THE PEP TALK - (submitted by David Moody, 399th Sqn)


At the hardstand of Frisco Kid II of the 399th BS/88th BG, the crew is preparing for their next mission.  Their pilot, Captain Moody, decides to address them.


    “Men, today we're going to be leading the group over Pisa.  That’s right, the whole DAMNED 88th friggin Bomb Group!  We are the lead plane of the lead squadron.  I don't need to tell you all how important that is.  All the planes in the group will be laying their eggs on our command.  So Joe, make sure your aim is good!  And no using that leaning tower as an aiming point -- we may want to see it after the war is over!  The rest of you, look sharp!  I want the Colonel to see what manner of men are in this crew, and in this squadron.  I want him to know what I already know, that we’re the best in the group! Hell, that we're the best in the whole g--d--ed 15th Air Force!”


    Just as Moody finished his pep talk, a jeep drives up and the driver calls to Captain Moody.  “Captain?  Colonel Lamb wants to see you -- some last minute advice before takeoff.”


    Moody turns around.  “Understood.  Coming.”  He starts to climb into the jeep, and calls to his crew one last time.  “Remember, men -- the eyes of the whole group will be on us today.  See you in a bit.”


    As the jeep drives off, and the men resume their preparations.  The two waist gunners, Sergeants Sullivan and McNutt, are helping each other with their gear.  “What’s with Skip today?” Sullivan asks McNutt.


    McNutt laughs. “Ever since Major Kingsley bought it over Vrattsa, he’s been strutting around like he owns the place.  Since he’s senior captain in the squadron, he’s in command now.”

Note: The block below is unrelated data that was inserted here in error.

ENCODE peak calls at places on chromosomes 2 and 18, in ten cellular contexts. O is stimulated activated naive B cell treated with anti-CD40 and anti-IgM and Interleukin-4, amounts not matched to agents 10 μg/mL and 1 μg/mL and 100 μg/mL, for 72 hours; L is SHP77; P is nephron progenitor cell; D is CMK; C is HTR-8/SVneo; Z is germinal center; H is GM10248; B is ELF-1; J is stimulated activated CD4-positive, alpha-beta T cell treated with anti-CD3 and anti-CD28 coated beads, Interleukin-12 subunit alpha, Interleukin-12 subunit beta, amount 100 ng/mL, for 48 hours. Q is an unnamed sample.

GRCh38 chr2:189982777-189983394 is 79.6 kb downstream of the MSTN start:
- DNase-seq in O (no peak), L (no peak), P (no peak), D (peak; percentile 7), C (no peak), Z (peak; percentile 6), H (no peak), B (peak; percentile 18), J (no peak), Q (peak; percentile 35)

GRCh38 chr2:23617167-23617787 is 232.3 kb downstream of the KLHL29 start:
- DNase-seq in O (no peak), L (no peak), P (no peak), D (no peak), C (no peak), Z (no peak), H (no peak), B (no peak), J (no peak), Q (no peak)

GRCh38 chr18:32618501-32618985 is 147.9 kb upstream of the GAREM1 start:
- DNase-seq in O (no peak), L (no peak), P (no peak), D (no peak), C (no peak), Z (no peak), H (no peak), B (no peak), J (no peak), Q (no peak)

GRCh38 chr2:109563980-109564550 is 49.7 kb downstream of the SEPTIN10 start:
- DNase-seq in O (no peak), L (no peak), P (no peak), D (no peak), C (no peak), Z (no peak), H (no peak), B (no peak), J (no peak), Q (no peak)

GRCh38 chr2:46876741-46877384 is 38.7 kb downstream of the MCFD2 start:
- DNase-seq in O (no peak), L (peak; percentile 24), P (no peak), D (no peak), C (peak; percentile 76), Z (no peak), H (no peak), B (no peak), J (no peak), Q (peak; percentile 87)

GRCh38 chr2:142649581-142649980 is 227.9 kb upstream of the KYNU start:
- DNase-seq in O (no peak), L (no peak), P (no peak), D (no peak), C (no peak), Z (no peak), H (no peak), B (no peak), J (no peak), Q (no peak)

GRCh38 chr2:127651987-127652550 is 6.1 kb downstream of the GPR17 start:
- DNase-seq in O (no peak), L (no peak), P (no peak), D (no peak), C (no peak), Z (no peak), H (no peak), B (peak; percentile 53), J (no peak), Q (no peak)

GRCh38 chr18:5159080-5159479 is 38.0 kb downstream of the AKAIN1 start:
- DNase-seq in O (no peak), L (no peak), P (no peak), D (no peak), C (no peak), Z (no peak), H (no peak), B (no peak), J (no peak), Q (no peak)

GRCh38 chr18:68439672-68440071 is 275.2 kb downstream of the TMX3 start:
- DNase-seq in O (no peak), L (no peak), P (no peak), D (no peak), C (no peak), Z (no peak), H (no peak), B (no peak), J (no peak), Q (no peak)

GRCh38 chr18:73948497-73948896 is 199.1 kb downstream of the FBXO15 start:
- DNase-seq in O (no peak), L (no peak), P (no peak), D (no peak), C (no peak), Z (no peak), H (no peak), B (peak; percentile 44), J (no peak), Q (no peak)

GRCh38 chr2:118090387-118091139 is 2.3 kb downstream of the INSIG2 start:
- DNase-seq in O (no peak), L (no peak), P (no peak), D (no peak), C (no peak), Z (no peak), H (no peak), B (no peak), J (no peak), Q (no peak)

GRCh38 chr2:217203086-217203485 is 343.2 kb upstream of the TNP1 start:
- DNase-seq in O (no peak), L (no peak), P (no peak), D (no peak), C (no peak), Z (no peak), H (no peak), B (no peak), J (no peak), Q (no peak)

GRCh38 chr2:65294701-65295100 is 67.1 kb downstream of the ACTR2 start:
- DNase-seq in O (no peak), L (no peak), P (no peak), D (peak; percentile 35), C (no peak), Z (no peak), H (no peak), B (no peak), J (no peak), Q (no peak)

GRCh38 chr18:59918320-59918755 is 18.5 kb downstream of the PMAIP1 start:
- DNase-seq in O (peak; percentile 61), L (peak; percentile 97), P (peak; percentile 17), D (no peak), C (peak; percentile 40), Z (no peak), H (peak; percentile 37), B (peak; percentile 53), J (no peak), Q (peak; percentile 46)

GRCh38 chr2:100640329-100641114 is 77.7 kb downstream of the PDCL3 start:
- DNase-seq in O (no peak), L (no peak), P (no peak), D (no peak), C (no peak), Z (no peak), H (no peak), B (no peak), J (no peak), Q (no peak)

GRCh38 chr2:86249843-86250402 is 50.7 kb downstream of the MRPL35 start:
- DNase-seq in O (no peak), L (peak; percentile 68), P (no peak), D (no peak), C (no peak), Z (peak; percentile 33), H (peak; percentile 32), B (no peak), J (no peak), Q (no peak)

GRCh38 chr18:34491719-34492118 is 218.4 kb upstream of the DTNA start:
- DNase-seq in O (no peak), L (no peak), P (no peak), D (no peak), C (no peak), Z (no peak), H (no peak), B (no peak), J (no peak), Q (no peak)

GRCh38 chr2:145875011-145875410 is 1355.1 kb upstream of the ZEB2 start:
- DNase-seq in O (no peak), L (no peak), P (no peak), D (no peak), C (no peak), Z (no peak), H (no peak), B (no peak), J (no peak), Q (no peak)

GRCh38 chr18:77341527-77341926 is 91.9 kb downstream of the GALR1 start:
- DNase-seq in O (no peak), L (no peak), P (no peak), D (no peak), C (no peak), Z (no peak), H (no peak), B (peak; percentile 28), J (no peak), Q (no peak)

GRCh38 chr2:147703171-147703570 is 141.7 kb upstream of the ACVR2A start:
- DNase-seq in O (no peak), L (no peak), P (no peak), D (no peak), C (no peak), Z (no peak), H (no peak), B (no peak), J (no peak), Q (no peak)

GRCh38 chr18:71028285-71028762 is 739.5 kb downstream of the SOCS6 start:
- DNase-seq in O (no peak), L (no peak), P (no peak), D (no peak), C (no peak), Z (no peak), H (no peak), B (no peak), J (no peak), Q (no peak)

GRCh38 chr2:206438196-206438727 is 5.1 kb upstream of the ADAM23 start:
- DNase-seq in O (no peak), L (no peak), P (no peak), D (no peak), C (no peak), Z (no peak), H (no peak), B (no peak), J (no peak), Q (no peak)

“For real?” Sullivan questioned.


    “So far,” McNutt confirmed.  “Colonel hasn’t made it permanent yet.  Maybe he will -- Skip’s been flying long enough to make Major.  They might bring in someone with more experience though.  I just wish he’d lighten up.  Won’t even drink with us anymore.  Gives speeches and stuff.”


    Meanwhile, sitting in the jeep, Captain Moody reflects.  Leading the group. How did I get myself into this? 'Join the Air Corps,' Dad said. 'Keep you from getting drafted and dying in some damned trench in the mud,' he said.  Well, they can shoot you just as easily at 20,000 ft as on the ground, and it's further to fall. And now we’re lead plane. Jerry sometimes likes to line up on the lead plane.  Flak sometimes likes to zero in on the lead plane. And the whole group WILL be watching us -- if we drop our bombs wrong, all nineteen B-17s in the group hit a church or hospital instead of the target. And then there’ll be hell to pay . . . And geez, what a corny pep talk!  Not inspiring at all.  Laid it on too thick.  Maybe I should lighten up - -have a drink with the gunners after the mission, if we get back. If we get back . . .